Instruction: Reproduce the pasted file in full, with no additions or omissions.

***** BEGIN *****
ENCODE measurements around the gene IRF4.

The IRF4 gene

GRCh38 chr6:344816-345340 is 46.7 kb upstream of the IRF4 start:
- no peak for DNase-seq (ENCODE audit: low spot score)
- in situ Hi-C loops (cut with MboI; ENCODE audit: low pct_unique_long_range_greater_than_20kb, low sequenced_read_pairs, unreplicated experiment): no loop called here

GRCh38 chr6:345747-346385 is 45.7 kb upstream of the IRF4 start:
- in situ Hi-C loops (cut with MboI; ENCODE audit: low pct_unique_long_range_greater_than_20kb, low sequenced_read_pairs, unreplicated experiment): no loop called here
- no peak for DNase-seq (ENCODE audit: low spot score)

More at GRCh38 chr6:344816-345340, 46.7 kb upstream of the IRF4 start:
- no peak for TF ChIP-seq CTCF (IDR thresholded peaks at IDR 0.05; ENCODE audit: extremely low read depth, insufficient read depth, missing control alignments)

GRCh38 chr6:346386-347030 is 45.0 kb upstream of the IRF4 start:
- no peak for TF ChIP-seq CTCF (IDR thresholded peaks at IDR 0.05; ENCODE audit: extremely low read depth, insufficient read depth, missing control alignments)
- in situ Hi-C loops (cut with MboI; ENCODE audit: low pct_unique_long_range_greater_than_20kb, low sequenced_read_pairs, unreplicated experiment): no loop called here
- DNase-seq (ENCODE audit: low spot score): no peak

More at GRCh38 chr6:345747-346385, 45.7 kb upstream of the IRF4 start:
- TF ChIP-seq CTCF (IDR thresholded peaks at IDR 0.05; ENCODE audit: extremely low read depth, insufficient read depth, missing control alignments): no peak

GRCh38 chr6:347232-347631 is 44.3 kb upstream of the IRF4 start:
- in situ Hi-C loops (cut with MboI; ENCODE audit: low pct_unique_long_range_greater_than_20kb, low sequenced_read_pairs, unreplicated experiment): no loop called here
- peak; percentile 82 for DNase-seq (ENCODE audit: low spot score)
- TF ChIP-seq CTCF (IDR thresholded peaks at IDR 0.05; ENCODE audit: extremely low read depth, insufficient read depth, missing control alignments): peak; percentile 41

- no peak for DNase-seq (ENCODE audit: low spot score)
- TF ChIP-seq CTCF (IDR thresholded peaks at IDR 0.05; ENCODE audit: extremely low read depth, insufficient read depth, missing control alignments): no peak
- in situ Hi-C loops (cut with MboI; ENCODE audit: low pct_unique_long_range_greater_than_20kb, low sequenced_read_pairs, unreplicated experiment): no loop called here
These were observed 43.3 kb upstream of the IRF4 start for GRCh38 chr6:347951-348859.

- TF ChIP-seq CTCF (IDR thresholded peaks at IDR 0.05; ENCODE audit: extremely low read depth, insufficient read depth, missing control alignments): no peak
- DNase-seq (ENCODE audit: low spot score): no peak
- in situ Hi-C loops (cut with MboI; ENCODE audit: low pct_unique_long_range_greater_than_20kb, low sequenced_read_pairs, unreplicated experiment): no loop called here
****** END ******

ENCODE measurements around the gene IRF4.

The IRF4 gene

GRCh38 chr6:344816-345340 is 46.7 kb upstream of the IRF4 start:
- no peak for DNase-seq (ENCODE audit: low spot score)
- in situ Hi-C loops (cut with MboI; ENCODE audit: low pct_unique_long_range_greater_than_20kb, low sequenced_read_pairs, unreplicated experiment): no loop called here

GRCh38 chr6:345747-346385 is 45.7 kb upstream of the IRF4 start:
- in situ Hi-C loops (cut with MboI; ENCODE audit: low pct_unique_long_range_greater_than_20kb, low sequenced_read_pairs, unreplicated experiment): no loop called here
- no peak for DNase-seq (ENCODE audit: low spot score)

More at GRCh38 chr6:344816-345340, 46.7 kb upstream of the IRF4 start:
- no peak for TF ChIP-seq CTCF (IDR thresholded peaks at IDR 0.05; ENCODE audit: extremely low read depth, insufficient read depth, missing control alignments)

GRCh38 chr6:346386-347030 is 45.0 kb upstream of the IRF4 start:
- no peak for TF ChIP-seq CTCF (IDR thresholded peaks at IDR 0.05; ENCODE audit: extremely low read depth, insufficient read depth, missing control alignments)
- in situ Hi-C loops (cut with MboI; ENCODE audit: low pct_unique_long_range_greater_than_20kb, low sequenced_read_pairs, unreplicated experiment): no loop called here
- DNase-seq (ENCODE audit: low spot score): no peak

More at GRCh38 chr6:345747-346385, 45.7 kb upstream of the IRF4 start:
- TF ChIP-seq CTCF (IDR thresholded peaks at IDR 0.05; ENCODE audit: extremely low read depth, insufficient read depth, missing control alignments): no peak

GRCh38 chr6:347232-347631 is 44.3 kb upstream of the IRF4 start:
- in situ Hi-C loops (cut with MboI; ENCODE audit: low pct_unique_long_range_greater_than_20kb, low sequenced_read_pairs, unreplicated experiment): no loop called here
- peak; percentile 82 for DNase-seq (ENCODE audit: low spot score)
- TF ChIP-seq CTCF (IDR thresholded peaks at IDR 0.05; ENCODE audit: extremely low read depth, insufficient read depth, missing control alignments): peak; percentile 41

- no peak for DNase-seq (ENCODE audit: low spot score)
- TF ChIP-seq CTCF (IDR thresholded peaks at IDR 0.05; ENCODE audit: extremely low read depth, insufficient read depth, missing control alignments): no peak
- in situ Hi-C loops (cut with MboI; ENCODE audit: low pct_unique_long_range_greater_than_20kb, low sequenced_read_pairs, unreplicated experiment): no loop called here
These were observed 43.3 kb upstream of the IRF4 start for GRCh38 chr6:347951-348859.

- TF ChIP-seq CTCF (IDR thresholded peaks at IDR 0.05; ENCODE audit: extremely low read depth, insufficient read depth, missing control alignments): no peak
- DNase-seq (ENCODE audit: low spot score): no peak
- in situ Hi-C loops (cut with MboI; ENCODE audit: low pct_unique_long_range_greater_than_20kb, low sequenced_read_pairs, unreplicated experiment): no loop called here